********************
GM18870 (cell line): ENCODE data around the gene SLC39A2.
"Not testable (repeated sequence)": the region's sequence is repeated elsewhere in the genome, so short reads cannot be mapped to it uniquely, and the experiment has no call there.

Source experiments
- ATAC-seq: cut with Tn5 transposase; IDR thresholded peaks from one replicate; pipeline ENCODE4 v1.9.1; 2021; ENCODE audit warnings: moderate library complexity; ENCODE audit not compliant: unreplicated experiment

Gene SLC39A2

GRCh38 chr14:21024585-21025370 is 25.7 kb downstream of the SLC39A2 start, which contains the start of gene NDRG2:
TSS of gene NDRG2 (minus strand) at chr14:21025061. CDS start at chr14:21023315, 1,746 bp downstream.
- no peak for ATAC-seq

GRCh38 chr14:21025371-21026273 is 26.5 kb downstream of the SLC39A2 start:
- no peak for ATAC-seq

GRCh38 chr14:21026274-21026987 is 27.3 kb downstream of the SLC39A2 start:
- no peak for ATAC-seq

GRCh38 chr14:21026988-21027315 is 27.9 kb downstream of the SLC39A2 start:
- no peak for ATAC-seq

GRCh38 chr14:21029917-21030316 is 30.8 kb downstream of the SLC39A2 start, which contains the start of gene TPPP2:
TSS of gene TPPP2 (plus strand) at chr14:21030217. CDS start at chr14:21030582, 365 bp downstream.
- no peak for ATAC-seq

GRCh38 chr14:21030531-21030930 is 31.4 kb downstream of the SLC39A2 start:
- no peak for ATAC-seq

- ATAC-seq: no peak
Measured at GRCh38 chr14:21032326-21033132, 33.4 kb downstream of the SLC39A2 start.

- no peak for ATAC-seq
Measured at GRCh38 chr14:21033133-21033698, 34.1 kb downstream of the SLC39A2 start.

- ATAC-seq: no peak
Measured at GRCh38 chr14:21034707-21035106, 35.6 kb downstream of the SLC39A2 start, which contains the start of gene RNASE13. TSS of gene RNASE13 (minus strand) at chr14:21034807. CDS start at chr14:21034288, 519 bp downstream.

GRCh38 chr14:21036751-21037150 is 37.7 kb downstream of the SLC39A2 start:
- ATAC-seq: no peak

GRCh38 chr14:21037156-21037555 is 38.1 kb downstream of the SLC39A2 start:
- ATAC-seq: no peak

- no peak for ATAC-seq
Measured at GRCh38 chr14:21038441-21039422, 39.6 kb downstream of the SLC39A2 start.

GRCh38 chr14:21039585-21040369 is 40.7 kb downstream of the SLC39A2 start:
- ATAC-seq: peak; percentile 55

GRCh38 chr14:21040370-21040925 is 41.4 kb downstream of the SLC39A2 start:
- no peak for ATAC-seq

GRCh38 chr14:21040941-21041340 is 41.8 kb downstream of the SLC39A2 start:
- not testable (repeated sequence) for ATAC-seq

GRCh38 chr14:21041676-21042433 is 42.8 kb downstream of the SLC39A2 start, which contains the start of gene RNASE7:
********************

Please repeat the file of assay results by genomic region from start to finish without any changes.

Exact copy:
GM18870 (cell line): ENCODE data around the gene SLC39A2.
"Not testable (repeated sequence)": the region's sequence is repeated elsewhere in the genome, so short reads cannot be mapped to it uniquely, and the experiment has no call there.

Source experiments
- ATAC-seq: cut with Tn5 transposase; IDR thresholded peaks from one replicate; pipeline ENCODE4 v1.9.1; 2021; ENCODE audit warnings: moderate library complexity; ENCODE audit not compliant: unreplicated experiment

Gene SLC39A2

GRCh38 chr14:21024585-21025370 is 25.7 kb downstream of the SLC39A2 start, which contains the start of gene NDRG2:
TSS of gene NDRG2 (minus strand) at chr14:21025061. CDS start at chr14:21023315, 1,746 bp downstream.
- no peak for ATAC-seq

GRCh38 chr14:21025371-21026273 is 26.5 kb downstream of the SLC39A2 start:
- no peak for ATAC-seq

GRCh38 chr14:21026274-21026987 is 27.3 kb downstream of the SLC39A2 start:
- no peak for ATAC-seq

GRCh38 chr14:21026988-21027315 is 27.9 kb downstream of the SLC39A2 start:
- no peak for ATAC-seq

GRCh38 chr14:21029917-21030316 is 30.8 kb downstream of the SLC39A2 start, which contains the start of gene TPPP2:
TSS of gene TPPP2 (plus strand) at chr14:21030217. CDS start at chr14:21030582, 365 bp downstream.
- no peak for ATAC-seq

GRCh38 chr14:21030531-21030930 is 31.4 kb downstream of the SLC39A2 start:
- no peak for ATAC-seq

- ATAC-seq: no peak
Measured at GRCh38 chr14:21032326-21033132, 33.4 kb downstream of the SLC39A2 start.

- no peak for ATAC-seq
Measured at GRCh38 chr14:21033133-21033698, 34.1 kb downstream of the SLC39A2 start.

- ATAC-seq: no peak
Measured at GRCh38 chr14:21034707-21035106, 35.6 kb downstream of the SLC39A2 start, which contains the start of gene RNASE13. TSS of gene RNASE13 (minus strand) at chr14:21034807. CDS start at chr14:21034288, 519 bp downstream.

GRCh38 chr14:21036751-21037150 is 37.7 kb downstream of the SLC39A2 start:
- ATAC-seq: no peak

GRCh38 chr14:21037156-21037555 is 38.1 kb downstream of the SLC39A2 start:
- ATAC-seq: no peak

- no peak for ATAC-seq
Measured at GRCh38 chr14:21038441-21039422, 39.6 kb downstream of the SLC39A2 start.

GRCh38 chr14:21039585-21040369 is 40.7 kb downstream of the SLC39A2 start:
- ATAC-seq: peak; percentile 55

GRCh38 chr14:21040370-21040925 is 41.4 kb downstream of the SLC39A2 start:
- no peak for ATAC-seq

GRCh38 chr14:21040941-21041340 is 41.8 kb downstream of the SLC39A2 start:
- not testable (repeated sequence) for ATAC-seq

GRCh38 chr14:21041676-21042433 is 42.8 kb downstream of the SLC39A2 start, which contains the start of gene RNASE7: